Cheltenham will give the 1,000 students a test, and those who score well will be further evaluated with parental permission, Best said. Classroom grades and teacher recommendations also will be considered.
Some parents are skeptical that the new rules will help their children.
"There's neither a carrot nor a stick for a district to comply," said Joe Brouch, a parent in the North Penn district. "It's up to the parents to file legal action."
The law has no provision to cover legal fees for parents even if they win. And, no on-site monitoring is required to see if programs are meeting student needs, parents complain.
"They look at paper compliance, not appropriateness of programs," said Felicia Hurewitz, a Haverford Township School District parent and board member with Pennsylvanians for the Education of Gifted Students, another advocacy group.
Failing to educate gifted students correctly could be just as detrimental as allowing scores of children to fail, said Hurewitz, an assistant professor of psychology at Drexel University.
"The best and brightest are so frustrated by the slow pace of education that they're going to give up on the process before they reach their potential," she said.
But national experts say it's encouraging that Pennsylvania took on changes in gifted education at a time when so many states are focused on meeting federal targets.
The federal government doesn't require that gifted students be identified or served, leaving that decision to the states.
"It's nice to know there's a big state that has this on the radar screen," said Jane Clarenbach, director of public education for the National Association for Gifted Children.
The association estimates that 6 percent of the student population in the United States should be identified as academically "gifted," but only 50 to 70 percent of them receive services.
In Pennsylvania, 71,830 students were identified as gifted in 2005-06, the most recent year for which data was available. That's about 3.9 percent of school-age students in public schools.
New Jersey doesn't require districts to track numbers of gifted students. The state also does not set a qualifying IQ score and leaves it up to districts to define "gifted" and develop programs.
As a result, districts reported a wide range in their percent of gifted students in The Inquirer's Report Card on the Schools. The highest was the 35 percent reported by the 2,058-student Kingsway Regional in Gloucester County, which counts all students in honors and advanced placement courses.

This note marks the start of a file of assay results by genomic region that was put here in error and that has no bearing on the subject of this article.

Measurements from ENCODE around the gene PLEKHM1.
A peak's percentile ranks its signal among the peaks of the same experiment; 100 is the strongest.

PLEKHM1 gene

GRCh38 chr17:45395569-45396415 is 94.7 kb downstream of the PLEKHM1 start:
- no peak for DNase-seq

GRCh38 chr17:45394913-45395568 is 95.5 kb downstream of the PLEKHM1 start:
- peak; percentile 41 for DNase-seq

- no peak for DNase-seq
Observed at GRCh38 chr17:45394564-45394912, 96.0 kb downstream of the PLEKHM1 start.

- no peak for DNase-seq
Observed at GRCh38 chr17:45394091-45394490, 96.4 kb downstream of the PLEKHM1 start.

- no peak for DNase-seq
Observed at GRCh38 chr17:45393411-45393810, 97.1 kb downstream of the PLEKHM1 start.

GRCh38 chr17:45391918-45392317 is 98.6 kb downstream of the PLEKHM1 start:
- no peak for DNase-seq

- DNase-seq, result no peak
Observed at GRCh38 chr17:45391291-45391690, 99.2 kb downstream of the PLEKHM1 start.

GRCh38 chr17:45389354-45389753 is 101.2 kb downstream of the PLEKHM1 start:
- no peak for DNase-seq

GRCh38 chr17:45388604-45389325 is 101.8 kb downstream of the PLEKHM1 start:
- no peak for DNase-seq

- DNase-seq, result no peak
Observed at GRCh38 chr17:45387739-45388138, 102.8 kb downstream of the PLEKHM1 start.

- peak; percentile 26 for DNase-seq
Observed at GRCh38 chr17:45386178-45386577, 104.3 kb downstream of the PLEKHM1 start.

In both states, school districts use a variety of approaches to deliver gifted services. Some pull students out of regular classes into small groups. Some send additional instructors into classrooms or teach a "parallel curriculum" in which gifted students are taught a deeper level of the same course matter. In high school, much instruction is done in separate courses, such as advanced placement.
Not identifying a student can deny them an adequate education, parents say.
Adelle Bergman of Lansdale won court rulings directing the North Penn district to help her son, 13, now a ninth grader at Pennfield Middle School. The boy, who was identified as gifted in first grade, has not gotten the support the parents say he needs to excel.
"They're putting him in a harder class, but he's not really getting the full educational experience that he's entitled to," she said.
Otto, North Penn's student services director, declined comment on specific cases.
"We're constantly trying to offer as much as we can to all kids," he said.
Emily Leader, deputy chief counsel of the Pennsylvania School Boards Association, said school districts comply with the law when providing gifted education, but that doesn't equate with "the absolutely best thing we could possibly do. We wish we had the money and the resources to do that."